The occurrence of windshear aloft airport areas is one of the causes of aircraft accidents. Since the 1990s, windshear detection radars commonly known as Terminal Doppler Weather Radars (TDWR) had been installed in many modern airports providing windshear information and alerts to landing and departing aircrafts, enhancing aviation safety.
The strongest windshear over airport terminal areas is usually generated by microbursts associated with thunderstorm activities. In a mature thunderstorm, a local pool of intense cold air bursts downwards and outspreads near the ground. Abrupt change of wind direction and speeds caused by the advancing air alters the lifting force of aircraft and thus poses a threat to aircraft safety. For details of microbursts and windshear, readers may refer to the Observatory's pamphlet "Windshear and Turbulence" and Thematic Article Series on "Educational Resources" webpages.
The mission of TDWR is detection of low-level windshear near the airport and is technologically more advanced than traditional weather radars which are used to monitor the development and movement of rain areas. Applying the principle of Doppler effect, a TDWR can measure radial winds from the radar. For aircraft landing and departing an airport, changes in the winds along runway direction may affect the lift of aircraft. Hence, a TDWR has to be placed along the direction of the runway in order to effectively monitor windshear near the airport. Locally for the Hong Kong International Airport, west of the two runways is the sea, so a TDWR has to be installed to the east of the runways, near Tai Lam Chung as shown in figure 1.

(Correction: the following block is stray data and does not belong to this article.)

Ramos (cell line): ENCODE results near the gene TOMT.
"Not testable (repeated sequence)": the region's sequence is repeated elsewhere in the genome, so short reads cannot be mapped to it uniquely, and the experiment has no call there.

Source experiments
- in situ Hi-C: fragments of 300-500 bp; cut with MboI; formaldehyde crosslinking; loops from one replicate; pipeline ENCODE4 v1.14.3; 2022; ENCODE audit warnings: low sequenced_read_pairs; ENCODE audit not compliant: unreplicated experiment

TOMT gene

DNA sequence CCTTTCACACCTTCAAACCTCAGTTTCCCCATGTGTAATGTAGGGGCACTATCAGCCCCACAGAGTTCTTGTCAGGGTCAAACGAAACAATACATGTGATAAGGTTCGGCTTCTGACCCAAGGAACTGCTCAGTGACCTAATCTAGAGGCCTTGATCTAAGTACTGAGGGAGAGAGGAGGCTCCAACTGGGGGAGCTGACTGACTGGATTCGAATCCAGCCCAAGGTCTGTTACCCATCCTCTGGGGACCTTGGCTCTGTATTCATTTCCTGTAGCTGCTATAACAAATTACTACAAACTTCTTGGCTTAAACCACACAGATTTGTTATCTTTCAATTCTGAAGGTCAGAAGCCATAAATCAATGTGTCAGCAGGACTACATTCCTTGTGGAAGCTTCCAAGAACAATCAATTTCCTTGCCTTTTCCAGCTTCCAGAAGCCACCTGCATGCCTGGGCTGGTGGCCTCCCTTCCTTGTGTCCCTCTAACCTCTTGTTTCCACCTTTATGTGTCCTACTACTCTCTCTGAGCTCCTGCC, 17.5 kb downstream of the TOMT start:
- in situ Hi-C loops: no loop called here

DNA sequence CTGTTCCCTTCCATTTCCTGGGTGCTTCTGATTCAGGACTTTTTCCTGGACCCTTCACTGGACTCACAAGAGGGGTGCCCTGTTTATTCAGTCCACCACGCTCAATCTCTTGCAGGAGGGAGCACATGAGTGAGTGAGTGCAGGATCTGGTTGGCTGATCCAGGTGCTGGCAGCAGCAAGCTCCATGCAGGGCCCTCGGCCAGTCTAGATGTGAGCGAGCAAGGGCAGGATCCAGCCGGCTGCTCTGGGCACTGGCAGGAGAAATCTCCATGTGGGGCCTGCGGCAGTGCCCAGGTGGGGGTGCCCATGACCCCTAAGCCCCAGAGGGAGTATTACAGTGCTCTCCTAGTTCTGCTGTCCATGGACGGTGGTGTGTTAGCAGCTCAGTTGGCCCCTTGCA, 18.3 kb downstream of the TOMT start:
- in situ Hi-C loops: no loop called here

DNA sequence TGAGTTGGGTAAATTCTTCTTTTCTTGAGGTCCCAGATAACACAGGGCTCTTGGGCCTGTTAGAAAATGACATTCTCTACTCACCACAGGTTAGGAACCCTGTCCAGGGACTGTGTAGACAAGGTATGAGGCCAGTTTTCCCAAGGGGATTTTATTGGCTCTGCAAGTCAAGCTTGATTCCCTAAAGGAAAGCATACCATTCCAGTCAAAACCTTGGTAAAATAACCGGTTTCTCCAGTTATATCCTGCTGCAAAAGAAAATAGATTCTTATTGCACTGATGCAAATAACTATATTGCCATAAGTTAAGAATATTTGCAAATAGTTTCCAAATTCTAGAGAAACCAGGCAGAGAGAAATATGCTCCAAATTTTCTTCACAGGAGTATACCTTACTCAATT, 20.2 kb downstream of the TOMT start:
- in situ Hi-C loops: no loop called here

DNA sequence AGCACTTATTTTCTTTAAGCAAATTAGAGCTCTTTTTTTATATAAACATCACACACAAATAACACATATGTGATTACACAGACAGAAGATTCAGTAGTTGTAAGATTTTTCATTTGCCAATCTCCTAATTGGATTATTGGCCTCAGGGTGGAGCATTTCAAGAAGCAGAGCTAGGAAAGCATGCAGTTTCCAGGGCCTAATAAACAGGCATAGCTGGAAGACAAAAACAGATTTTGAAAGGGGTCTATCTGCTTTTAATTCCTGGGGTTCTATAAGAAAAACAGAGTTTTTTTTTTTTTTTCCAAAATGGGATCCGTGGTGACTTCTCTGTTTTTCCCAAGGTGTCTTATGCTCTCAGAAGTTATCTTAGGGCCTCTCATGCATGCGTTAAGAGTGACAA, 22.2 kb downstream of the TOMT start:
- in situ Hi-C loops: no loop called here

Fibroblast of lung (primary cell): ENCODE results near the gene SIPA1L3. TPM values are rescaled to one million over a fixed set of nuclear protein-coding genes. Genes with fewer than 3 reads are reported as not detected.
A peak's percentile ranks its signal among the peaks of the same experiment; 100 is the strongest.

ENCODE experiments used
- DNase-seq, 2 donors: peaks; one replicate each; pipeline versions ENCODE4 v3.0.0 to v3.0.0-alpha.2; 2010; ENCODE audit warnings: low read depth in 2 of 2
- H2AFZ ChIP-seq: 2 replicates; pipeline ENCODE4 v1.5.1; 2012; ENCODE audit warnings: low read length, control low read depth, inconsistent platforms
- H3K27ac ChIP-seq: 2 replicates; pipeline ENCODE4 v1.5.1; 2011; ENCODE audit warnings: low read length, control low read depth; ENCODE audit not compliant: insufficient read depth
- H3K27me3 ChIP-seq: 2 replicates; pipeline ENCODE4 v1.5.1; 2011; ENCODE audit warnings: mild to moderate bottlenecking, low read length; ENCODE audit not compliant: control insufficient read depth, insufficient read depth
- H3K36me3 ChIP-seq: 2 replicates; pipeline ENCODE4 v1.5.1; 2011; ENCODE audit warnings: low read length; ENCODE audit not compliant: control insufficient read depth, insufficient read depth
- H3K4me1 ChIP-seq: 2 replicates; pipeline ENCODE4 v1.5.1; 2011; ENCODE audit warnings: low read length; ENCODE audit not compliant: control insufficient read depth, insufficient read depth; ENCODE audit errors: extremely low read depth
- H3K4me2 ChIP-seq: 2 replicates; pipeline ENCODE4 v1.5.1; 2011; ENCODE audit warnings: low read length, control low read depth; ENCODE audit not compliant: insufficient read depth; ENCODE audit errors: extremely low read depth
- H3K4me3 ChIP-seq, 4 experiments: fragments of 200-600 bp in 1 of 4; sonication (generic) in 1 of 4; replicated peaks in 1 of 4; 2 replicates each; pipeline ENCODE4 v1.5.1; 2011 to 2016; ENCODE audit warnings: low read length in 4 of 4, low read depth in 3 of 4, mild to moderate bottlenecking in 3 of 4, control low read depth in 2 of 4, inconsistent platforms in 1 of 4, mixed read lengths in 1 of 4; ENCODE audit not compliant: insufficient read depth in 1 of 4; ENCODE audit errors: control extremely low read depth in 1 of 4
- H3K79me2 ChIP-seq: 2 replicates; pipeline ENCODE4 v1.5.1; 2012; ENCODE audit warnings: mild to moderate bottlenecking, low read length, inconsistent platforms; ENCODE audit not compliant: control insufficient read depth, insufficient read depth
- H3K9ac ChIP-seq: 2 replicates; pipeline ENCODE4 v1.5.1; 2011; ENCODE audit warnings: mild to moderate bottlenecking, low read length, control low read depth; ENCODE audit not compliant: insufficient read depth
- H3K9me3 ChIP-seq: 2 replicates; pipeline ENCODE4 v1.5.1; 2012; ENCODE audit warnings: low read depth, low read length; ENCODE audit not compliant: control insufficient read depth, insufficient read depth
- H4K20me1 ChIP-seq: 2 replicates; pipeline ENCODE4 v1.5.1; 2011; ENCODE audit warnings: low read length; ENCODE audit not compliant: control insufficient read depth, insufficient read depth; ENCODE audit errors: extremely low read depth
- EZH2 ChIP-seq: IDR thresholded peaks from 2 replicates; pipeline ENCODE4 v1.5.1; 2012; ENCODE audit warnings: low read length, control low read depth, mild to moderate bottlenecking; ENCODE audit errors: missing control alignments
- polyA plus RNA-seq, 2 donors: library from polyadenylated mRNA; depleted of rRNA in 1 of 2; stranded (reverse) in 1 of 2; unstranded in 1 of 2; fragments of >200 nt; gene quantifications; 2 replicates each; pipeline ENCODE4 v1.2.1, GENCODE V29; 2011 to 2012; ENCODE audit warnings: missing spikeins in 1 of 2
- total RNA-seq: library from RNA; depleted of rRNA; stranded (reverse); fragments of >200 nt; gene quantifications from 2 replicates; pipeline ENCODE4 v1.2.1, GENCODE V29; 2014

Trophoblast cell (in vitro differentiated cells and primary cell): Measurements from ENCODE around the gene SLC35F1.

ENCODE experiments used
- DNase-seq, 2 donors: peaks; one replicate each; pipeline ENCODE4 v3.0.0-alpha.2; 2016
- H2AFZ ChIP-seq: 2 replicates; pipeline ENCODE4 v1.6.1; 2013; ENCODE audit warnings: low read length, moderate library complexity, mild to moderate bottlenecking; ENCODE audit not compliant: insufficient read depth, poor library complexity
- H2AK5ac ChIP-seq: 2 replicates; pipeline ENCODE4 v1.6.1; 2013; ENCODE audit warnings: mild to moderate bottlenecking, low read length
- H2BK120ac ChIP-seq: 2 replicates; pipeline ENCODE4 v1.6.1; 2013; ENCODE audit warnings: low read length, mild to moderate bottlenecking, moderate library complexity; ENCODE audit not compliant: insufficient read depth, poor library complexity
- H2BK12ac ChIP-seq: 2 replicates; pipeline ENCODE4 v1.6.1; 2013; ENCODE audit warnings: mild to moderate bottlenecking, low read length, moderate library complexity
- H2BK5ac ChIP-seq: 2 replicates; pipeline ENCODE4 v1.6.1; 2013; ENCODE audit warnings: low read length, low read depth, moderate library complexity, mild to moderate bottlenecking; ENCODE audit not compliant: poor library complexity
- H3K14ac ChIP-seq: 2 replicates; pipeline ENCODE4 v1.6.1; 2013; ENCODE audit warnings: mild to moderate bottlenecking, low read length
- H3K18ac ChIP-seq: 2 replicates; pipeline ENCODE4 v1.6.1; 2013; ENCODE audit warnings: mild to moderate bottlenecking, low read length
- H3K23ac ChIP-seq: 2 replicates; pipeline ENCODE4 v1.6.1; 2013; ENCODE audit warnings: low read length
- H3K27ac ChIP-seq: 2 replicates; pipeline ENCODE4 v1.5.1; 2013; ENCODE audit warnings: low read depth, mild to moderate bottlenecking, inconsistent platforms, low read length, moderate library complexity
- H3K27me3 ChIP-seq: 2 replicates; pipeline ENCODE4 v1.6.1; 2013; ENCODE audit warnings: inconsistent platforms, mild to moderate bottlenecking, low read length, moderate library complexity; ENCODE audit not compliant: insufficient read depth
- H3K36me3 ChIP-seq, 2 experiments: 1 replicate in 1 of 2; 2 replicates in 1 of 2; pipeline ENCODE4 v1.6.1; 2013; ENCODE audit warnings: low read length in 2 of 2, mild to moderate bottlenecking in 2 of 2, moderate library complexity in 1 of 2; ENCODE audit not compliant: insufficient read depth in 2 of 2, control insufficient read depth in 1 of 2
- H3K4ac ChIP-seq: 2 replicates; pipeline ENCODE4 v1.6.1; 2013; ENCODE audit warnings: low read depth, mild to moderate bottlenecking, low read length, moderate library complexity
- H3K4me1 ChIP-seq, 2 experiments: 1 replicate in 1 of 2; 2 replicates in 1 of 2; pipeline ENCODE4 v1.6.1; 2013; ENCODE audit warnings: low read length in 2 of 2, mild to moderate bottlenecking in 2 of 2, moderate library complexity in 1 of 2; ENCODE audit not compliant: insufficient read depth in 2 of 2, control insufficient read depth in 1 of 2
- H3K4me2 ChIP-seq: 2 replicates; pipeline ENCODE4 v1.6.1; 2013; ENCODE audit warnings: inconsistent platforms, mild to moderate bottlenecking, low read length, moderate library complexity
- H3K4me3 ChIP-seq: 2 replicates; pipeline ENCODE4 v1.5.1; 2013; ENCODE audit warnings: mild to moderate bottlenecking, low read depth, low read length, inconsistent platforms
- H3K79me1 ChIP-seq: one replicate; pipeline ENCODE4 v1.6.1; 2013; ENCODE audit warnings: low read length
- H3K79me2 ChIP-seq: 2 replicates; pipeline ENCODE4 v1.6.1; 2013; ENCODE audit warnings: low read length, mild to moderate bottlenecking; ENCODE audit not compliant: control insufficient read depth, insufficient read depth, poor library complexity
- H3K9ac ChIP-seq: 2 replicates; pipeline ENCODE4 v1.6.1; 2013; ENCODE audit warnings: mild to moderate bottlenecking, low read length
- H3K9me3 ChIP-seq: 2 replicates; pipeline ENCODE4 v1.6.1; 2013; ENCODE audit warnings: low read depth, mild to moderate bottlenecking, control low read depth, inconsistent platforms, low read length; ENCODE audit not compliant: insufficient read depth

Microbursts are short-lived and usually last for a few minutes only. During thunderstorms, the TDWR has to conduct rapid scans in order to detect the rapid changes of air flow in the affected areas. Calculation must be fast and accurate, and run by the computer automatically so that windshear alerts can be issued to pilots in a timely manner. As such, the quality of radar signal must be very high. This requires a narrow radar beam, sophisticated software to eliminate clutters such as those from birds and terrain, high speed precision motors, and advance design to ensure high availability during thunderstorms.
Thunderstorms are common in Hong Kong and windshear caused by microbursts occur from time to time. As the growth of air traffic continues, TDWR will be guardian of the Hong Kong International Airport, ensuring the safety of passengers and aircrafts.
Figure 1: Location of Tai Lam Chung Terminal Doppler Weather Radar Station
Figure 2: Image from the Tai Lam Chung Terminal Doppler Weather Radar on 16 April 2012, showing windshear caused by microburst with a change of headwind by about 50 knots.
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- Pamphlet "Windshear and Turbulence", Hong Kong Observatory.
- "Microburst Induced by Thunderstorms", by WONG Kwun-wa, HKO e-Bulletin on Educational Resources, Issue No.31 (September 2011)
- "Weather Radar Observations In Hong Kong", Hong Kong Observatory.